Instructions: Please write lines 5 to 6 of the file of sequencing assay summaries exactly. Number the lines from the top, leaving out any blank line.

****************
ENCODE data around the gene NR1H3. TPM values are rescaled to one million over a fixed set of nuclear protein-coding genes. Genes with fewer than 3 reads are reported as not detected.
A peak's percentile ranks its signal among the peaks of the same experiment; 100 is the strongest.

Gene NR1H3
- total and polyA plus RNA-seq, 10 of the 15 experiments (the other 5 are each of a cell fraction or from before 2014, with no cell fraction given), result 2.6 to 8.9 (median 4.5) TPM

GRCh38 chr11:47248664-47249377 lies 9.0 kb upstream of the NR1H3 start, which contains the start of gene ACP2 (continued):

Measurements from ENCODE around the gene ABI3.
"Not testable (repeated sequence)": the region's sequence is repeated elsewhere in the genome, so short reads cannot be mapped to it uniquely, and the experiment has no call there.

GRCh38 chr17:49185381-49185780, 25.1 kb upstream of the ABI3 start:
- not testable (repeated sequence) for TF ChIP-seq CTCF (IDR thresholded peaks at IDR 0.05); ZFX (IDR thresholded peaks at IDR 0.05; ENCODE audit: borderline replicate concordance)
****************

GRCh38 chr11:47248664-47249377 lies 9.0 kb upstream of the NR1H3 start, which contains the start of gene ACP2 (continued):

Measurements from ENCODE around the gene ABI3.